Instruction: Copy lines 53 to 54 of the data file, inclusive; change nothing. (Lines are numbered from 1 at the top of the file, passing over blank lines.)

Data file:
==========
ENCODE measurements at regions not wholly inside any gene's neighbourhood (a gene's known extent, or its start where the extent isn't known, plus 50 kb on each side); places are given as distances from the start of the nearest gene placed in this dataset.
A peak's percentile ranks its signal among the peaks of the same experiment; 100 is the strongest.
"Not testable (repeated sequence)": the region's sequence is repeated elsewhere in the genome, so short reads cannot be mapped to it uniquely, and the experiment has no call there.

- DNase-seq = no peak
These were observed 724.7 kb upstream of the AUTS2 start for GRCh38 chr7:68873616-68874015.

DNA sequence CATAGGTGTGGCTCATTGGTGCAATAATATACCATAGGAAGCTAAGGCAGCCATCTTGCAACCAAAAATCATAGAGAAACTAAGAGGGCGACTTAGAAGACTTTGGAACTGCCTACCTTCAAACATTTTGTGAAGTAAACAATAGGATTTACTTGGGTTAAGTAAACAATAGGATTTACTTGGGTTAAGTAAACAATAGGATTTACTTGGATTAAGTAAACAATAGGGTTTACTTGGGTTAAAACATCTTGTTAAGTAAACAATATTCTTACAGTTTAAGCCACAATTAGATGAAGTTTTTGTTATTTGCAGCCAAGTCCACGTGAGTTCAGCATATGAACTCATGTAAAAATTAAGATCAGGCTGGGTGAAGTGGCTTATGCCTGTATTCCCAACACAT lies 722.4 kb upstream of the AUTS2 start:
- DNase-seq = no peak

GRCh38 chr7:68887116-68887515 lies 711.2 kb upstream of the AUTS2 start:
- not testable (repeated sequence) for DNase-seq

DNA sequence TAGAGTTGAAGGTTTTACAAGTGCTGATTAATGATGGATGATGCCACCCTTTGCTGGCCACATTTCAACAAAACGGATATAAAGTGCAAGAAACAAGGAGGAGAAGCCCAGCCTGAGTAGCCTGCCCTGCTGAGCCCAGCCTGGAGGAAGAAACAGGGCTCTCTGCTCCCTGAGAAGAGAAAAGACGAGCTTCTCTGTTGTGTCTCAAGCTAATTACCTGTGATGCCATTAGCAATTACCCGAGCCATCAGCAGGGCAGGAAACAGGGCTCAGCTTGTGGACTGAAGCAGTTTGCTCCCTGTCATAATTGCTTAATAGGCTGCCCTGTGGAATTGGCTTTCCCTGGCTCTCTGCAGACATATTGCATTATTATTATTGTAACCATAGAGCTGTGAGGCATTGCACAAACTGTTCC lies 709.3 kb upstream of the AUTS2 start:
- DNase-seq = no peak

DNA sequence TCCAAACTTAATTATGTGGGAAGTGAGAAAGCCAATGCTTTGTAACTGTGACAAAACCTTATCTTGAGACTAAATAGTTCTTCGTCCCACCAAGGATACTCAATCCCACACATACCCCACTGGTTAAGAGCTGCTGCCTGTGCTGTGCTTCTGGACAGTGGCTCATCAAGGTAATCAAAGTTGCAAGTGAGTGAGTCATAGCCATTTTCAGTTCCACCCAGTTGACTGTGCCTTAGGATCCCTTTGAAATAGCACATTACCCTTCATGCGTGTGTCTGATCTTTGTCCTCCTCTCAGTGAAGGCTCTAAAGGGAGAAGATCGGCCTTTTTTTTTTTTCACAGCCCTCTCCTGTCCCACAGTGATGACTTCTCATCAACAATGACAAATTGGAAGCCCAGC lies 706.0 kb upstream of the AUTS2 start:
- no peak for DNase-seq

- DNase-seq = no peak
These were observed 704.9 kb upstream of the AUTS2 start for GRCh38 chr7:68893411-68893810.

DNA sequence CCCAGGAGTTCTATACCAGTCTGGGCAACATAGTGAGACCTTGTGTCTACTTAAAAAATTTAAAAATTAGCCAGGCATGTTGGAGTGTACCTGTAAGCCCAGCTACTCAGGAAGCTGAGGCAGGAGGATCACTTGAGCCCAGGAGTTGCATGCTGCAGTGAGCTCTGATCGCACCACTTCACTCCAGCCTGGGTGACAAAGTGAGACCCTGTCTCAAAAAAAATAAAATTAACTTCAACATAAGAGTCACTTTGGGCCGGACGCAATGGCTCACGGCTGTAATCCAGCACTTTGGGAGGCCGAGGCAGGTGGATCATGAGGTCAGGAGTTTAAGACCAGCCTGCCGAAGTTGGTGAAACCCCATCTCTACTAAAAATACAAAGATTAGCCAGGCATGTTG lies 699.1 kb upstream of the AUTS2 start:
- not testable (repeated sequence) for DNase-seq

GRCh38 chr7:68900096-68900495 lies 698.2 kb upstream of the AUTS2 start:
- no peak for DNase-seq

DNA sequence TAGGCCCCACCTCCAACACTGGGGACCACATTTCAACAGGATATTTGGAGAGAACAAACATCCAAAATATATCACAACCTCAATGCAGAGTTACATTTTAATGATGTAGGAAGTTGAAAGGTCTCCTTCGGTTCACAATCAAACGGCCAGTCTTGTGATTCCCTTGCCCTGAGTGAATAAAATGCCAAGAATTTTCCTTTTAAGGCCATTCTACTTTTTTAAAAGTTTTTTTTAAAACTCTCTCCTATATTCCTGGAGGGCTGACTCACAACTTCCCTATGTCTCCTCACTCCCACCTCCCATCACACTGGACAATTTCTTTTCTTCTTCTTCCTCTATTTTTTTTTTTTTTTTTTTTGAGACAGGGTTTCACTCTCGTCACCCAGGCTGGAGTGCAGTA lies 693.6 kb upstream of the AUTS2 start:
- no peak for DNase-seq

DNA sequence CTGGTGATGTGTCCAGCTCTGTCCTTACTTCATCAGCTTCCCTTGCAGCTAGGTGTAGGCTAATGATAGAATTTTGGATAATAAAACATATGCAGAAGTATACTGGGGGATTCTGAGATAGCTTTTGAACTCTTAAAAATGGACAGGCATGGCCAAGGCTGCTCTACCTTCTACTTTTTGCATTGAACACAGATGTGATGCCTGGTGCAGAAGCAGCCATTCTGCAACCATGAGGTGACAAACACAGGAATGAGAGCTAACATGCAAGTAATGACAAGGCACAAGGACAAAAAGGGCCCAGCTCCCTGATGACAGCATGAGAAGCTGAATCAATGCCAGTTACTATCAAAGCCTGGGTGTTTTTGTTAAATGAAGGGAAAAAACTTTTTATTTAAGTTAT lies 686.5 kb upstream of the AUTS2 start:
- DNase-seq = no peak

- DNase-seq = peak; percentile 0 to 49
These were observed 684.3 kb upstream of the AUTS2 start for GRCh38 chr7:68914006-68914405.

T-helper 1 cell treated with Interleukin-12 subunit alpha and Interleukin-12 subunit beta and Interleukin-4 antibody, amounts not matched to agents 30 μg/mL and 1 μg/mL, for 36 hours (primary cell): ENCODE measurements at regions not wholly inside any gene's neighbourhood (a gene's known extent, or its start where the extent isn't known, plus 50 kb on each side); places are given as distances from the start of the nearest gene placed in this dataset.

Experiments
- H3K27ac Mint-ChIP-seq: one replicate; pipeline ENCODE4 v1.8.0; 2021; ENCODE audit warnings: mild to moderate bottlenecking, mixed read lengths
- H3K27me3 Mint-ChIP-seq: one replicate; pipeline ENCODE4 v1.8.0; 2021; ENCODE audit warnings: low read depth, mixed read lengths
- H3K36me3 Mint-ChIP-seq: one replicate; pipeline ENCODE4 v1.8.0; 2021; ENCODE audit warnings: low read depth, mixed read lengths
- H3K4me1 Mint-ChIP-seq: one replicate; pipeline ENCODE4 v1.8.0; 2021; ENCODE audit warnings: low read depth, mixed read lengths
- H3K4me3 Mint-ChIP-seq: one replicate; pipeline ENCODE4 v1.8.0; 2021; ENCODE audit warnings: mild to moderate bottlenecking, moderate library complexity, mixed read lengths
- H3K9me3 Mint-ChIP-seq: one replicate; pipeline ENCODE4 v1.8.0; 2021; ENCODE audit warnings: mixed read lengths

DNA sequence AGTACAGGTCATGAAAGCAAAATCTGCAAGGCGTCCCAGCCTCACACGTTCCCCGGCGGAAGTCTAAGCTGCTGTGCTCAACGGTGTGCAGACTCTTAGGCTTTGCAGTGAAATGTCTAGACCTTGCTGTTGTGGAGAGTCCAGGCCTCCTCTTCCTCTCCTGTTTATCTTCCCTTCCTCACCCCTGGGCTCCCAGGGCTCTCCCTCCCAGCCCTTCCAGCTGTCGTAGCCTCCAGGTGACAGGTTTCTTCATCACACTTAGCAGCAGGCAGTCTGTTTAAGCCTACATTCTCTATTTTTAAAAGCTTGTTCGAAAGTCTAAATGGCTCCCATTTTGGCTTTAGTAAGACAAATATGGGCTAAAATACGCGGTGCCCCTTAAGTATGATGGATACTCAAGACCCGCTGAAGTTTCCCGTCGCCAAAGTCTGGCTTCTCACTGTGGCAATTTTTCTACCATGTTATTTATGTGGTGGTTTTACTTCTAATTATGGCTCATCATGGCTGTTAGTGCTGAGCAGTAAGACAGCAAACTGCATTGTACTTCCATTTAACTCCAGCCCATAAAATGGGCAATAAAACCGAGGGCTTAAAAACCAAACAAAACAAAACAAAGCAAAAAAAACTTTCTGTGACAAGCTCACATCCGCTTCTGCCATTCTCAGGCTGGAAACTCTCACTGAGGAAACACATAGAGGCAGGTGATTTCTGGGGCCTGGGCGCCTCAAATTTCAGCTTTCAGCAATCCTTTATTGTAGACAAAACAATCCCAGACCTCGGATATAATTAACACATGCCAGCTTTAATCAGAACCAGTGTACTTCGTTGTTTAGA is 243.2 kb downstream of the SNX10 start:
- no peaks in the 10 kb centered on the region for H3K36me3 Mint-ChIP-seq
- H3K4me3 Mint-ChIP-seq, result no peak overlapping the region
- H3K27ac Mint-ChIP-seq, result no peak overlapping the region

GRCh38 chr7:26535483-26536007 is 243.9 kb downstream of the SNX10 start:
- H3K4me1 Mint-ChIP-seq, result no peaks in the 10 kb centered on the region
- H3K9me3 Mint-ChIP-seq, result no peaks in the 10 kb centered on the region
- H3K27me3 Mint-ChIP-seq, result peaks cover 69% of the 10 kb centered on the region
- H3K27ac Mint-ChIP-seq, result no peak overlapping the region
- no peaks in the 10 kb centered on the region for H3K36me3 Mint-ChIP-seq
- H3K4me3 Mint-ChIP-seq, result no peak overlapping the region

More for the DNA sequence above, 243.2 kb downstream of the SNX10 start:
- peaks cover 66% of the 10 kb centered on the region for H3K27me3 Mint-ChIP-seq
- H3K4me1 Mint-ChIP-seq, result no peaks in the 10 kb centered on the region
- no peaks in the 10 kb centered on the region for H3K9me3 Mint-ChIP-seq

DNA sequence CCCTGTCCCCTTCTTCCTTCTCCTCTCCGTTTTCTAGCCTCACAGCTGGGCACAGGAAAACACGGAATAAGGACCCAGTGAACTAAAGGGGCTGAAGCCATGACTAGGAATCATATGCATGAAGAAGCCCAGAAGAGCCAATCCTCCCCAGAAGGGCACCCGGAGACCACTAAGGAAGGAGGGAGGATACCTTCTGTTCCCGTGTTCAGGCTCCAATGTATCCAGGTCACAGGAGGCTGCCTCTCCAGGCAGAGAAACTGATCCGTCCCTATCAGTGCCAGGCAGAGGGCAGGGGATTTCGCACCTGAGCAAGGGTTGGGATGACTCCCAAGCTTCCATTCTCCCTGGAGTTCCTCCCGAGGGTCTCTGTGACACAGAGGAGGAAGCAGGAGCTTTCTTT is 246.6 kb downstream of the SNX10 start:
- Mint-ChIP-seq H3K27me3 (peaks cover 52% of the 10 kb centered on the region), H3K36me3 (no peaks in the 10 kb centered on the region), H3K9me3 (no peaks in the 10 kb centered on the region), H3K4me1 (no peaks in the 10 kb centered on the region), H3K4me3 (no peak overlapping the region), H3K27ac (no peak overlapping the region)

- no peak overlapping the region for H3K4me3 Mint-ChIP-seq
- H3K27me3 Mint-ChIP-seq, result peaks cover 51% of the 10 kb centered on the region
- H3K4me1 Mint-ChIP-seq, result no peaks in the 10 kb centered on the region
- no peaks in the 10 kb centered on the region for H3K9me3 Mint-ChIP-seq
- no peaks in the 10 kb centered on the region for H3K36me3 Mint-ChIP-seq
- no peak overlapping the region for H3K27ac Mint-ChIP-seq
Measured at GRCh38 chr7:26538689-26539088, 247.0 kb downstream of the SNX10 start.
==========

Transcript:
- H3K4me1 Mint-ChIP-seq, result no peaks in the 10 kb centered on the region
- no peaks in the 10 kb centered on the region for H3K9me3 Mint-ChIP-seq